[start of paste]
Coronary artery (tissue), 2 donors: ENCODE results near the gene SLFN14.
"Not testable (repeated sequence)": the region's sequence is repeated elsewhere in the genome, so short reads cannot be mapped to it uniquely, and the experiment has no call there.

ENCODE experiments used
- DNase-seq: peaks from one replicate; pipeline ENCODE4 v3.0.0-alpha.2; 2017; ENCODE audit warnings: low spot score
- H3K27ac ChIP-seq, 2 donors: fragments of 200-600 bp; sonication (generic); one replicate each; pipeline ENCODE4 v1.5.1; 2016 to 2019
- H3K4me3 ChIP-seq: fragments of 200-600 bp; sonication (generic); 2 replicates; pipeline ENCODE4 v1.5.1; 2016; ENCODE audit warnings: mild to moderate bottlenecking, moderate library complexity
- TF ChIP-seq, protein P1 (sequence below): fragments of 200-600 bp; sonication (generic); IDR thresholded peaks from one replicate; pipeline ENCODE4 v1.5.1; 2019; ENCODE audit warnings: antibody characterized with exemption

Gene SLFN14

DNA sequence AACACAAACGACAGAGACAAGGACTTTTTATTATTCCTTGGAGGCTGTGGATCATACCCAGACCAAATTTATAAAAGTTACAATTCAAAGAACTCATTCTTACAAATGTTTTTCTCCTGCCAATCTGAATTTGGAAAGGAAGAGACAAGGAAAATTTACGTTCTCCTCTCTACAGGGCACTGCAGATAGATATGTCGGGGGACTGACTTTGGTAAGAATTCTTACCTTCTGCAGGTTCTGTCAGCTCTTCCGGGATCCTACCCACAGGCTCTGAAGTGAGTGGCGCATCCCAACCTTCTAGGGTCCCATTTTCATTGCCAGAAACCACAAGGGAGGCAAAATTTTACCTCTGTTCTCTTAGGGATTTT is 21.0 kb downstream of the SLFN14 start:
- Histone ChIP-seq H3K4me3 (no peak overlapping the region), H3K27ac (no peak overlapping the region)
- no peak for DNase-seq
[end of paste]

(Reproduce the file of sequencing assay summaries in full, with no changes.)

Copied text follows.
Coronary artery (tissue), 2 donors: ENCODE results near the gene SLFN14.
"Not testable (repeated sequence)": the region's sequence is repeated elsewhere in the genome, so short reads cannot be mapped to it uniquely, and the experiment has no call there.

ENCODE experiments used
- DNase-seq: peaks from one replicate; pipeline ENCODE4 v3.0.0-alpha.2; 2017; ENCODE audit warnings: low spot score
- H3K27ac ChIP-seq, 2 donors: fragments of 200-600 bp; sonication (generic); one replicate each; pipeline ENCODE4 v1.5.1; 2016 to 2019
- H3K4me3 ChIP-seq: fragments of 200-600 bp; sonication (generic); 2 replicates; pipeline ENCODE4 v1.5.1; 2016; ENCODE audit warnings: mild to moderate bottlenecking, moderate library complexity
- TF ChIP-seq, protein P1 (sequence below): fragments of 200-600 bp; sonication (generic); IDR thresholded peaks from one replicate; pipeline ENCODE4 v1.5.1; 2019; ENCODE audit warnings: antibody characterized with exemption

Gene SLFN14

DNA sequence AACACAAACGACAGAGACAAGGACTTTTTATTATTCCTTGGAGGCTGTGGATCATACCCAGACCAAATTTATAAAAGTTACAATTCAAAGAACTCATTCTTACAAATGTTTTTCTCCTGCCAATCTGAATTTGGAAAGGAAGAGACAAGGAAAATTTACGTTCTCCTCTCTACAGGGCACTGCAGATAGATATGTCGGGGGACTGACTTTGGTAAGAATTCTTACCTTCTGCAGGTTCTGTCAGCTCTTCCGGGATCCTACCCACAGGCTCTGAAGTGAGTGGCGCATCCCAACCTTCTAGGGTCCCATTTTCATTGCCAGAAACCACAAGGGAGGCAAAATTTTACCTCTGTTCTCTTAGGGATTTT is 21.0 kb downstream of the SLFN14 start:
- Histone ChIP-seq H3K4me3 (no peak overlapping the region), H3K27ac (no peak overlapping the region)
- no peak for DNase-seq